Skip to main content

Contact paper transfers

Contact paper transfers, aka packing tape transfers, are a very handy method to have in your repertoire. They are very easy to do and use cheap materials. As if that weren’t enough, this is the one method that does not reverse your image!!

Toner copies from a copy machine or text and images from magazines work the best. Inkjet prints will be very faint, so you’ll want to print out your text in bold face. Experiment and see what you like best, but my experience leads me to take my inkjet printouts to a copy machine before using them!

1. Place clear contact paper or a strip of clear packing tape over your text/image. Smooth it out and burnish it well. Cut it out to whatever final shape you will desire.

2. Soak the tape in warm water, and rub the back gently but thoroughly. The paper backing will rub off, leaving the pigment behind on the tape. You will probably have to rub and re-rub several times to get all the paper fibers. I've been told that baby wipes perform miracles in removing the paper fibers!

3. You can store these transfers for later use by sticking them onto a piece of freezer paper (the shiny side). When you are ready to use one, simply stick it down onto your work.

4. Top the transfer with matte medium if you don’t like the shiny finish of the tape. As you finish up your collage, you should plan to cover or deal with the hard edges of the tape in some way.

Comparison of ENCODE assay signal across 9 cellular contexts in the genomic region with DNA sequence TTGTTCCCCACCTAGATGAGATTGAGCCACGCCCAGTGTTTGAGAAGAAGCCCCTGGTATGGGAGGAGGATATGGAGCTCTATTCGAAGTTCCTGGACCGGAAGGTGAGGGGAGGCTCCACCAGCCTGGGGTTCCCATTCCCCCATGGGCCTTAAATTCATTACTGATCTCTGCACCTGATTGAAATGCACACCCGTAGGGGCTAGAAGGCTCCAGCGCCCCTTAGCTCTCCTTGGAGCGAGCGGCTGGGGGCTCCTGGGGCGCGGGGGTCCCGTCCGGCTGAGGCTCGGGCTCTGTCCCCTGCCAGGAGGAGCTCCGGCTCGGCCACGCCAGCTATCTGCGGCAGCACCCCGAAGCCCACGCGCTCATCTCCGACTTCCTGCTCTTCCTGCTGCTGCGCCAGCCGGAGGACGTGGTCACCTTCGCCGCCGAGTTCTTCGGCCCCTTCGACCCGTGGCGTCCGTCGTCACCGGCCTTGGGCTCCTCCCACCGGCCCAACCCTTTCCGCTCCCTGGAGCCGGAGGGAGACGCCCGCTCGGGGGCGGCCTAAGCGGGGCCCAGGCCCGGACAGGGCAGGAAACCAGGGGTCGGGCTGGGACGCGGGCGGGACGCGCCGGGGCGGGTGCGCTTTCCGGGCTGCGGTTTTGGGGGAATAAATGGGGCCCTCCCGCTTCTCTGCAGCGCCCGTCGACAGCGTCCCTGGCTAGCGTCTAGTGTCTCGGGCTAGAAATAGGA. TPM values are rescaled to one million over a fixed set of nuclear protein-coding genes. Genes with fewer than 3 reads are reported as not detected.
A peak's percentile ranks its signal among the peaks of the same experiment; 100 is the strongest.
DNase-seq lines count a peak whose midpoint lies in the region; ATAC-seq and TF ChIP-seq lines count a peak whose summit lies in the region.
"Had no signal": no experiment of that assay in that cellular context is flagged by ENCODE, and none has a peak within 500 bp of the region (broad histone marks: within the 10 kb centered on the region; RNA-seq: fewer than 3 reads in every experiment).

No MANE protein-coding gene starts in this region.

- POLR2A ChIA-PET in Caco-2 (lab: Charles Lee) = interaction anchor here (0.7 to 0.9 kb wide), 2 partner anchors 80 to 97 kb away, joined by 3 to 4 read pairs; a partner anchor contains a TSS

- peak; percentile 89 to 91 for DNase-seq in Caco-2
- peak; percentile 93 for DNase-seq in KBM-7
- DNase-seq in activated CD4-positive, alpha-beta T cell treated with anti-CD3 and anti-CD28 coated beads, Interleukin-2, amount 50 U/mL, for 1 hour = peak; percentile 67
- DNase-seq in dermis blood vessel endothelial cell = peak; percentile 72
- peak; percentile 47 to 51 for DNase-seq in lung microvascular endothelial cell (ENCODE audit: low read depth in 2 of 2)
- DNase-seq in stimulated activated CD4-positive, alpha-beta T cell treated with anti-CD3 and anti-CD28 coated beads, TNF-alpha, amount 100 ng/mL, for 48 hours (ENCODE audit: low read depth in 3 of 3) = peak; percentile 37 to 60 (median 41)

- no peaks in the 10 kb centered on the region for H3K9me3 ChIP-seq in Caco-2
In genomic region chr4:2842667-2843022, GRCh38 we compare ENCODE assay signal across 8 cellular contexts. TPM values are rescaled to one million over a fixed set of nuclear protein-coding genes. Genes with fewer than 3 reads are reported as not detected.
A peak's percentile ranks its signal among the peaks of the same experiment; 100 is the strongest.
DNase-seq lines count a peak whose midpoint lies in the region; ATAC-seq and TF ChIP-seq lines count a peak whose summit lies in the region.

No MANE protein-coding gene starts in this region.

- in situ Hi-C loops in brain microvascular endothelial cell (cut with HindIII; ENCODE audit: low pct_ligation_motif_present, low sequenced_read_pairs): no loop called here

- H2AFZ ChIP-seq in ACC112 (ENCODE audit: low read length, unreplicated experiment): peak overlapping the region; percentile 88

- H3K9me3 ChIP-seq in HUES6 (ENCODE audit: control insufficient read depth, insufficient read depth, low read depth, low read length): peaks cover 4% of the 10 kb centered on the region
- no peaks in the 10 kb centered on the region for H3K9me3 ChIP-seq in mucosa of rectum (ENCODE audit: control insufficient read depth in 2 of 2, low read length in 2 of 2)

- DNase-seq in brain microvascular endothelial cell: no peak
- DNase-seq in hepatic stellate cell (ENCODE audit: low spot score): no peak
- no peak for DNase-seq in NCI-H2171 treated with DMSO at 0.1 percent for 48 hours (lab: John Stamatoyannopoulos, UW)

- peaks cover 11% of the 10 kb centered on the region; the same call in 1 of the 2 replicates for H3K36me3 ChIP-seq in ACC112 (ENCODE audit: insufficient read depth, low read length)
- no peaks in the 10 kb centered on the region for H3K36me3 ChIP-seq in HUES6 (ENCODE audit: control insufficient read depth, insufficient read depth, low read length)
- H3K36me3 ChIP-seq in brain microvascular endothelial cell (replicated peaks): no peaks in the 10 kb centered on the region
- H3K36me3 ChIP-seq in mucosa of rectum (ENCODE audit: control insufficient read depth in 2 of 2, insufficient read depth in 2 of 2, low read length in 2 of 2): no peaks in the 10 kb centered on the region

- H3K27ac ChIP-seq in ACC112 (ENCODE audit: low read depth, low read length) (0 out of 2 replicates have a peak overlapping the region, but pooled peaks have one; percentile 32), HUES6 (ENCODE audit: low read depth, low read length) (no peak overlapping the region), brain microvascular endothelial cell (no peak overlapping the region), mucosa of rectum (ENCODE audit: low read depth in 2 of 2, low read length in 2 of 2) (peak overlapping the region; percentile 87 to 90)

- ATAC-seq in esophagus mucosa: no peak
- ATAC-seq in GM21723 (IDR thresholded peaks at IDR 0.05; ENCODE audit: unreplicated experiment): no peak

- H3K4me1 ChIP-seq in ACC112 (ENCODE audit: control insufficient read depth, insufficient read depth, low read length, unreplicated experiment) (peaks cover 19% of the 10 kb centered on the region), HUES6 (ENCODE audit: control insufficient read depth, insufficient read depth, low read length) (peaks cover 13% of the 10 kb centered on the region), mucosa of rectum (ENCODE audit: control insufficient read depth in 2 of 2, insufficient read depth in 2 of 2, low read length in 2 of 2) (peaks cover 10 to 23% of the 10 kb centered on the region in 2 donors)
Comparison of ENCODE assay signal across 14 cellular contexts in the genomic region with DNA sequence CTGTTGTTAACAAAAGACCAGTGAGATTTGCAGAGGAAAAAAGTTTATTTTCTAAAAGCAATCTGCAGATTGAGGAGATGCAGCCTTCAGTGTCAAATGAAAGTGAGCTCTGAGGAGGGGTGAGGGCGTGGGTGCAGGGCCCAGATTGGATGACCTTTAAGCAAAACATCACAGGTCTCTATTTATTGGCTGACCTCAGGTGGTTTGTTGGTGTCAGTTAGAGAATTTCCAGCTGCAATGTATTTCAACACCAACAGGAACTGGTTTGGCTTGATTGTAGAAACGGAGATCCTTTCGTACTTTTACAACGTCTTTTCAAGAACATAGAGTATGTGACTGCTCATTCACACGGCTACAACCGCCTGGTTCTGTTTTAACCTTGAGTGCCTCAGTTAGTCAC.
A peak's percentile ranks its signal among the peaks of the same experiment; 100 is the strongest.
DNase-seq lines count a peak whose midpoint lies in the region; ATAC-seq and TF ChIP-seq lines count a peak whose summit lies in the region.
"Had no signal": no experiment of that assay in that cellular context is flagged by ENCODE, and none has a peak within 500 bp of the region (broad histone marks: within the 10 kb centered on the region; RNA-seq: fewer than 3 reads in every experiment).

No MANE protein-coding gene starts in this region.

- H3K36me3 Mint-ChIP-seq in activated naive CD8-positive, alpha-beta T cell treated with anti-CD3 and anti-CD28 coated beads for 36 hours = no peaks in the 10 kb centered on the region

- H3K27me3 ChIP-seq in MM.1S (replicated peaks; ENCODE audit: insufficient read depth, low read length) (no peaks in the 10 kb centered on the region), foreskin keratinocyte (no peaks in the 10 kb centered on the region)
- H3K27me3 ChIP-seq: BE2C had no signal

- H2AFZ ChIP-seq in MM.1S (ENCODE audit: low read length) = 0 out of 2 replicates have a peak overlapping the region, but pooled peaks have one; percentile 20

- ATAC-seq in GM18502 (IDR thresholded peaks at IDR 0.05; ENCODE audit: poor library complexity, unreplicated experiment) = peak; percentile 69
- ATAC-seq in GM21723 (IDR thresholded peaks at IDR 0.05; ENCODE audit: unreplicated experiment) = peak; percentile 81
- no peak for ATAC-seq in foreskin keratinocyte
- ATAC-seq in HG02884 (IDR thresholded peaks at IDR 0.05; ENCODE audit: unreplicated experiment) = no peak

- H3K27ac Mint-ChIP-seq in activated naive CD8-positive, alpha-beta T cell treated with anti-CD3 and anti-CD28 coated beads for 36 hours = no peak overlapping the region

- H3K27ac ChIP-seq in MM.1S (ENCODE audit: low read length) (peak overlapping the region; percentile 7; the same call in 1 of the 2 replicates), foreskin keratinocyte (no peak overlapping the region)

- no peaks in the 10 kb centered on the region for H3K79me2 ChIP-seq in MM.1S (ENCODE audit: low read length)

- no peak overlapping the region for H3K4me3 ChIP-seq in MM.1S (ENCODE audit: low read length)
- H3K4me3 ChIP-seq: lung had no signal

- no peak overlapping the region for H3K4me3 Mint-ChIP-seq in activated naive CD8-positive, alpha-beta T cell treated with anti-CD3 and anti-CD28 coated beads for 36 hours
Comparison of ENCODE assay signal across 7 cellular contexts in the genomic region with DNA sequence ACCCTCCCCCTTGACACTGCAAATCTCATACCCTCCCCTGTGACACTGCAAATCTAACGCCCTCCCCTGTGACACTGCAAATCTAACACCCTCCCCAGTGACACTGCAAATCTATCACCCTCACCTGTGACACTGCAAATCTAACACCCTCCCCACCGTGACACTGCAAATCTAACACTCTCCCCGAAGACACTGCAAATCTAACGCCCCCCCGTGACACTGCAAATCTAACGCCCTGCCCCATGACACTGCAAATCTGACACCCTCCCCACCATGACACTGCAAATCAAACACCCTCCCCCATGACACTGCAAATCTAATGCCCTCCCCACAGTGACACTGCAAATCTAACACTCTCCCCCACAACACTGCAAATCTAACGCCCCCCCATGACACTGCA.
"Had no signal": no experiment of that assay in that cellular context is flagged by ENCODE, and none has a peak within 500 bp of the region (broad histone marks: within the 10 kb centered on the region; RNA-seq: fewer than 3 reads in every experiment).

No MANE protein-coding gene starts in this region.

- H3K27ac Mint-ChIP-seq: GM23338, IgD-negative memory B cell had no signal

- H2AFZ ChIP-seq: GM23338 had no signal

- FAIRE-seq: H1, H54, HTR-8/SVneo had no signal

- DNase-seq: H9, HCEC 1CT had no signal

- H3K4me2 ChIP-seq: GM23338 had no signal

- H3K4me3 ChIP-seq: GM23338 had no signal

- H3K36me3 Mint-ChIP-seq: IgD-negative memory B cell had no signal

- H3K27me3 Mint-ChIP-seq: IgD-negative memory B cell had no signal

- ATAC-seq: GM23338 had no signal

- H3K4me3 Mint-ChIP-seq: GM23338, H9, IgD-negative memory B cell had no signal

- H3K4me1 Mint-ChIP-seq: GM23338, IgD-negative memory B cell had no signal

Copyright 2007 Cyndi Lavin. Not to be reprinted, resold, or redistributed for profit. May be printed out for personal use or distributed electronically provided that entire file, including this notice, remains intact.

Technorati Tags:,,,,,,


Φανή said…
hi, this method is often used, and will add that if you want you can remove the tape and the print has been printed onto the fabric or paper. Sorry for the bad English.
Cyndi L said…
You're right, Fani! At least if you use the cellophane type of tape. If it's the plastic kind, it doesn't work quite as well.
Φανή said…
Hello Cyndi, I use a transparent rolls bought from a supermarket or bookstore and it usually dresses the school book covers and notebooks of students.
Cyndi L said…
That's a great tip, Fani! Thank you :-) I'll bet it's less expensive to buy contact paper in large rolls that way.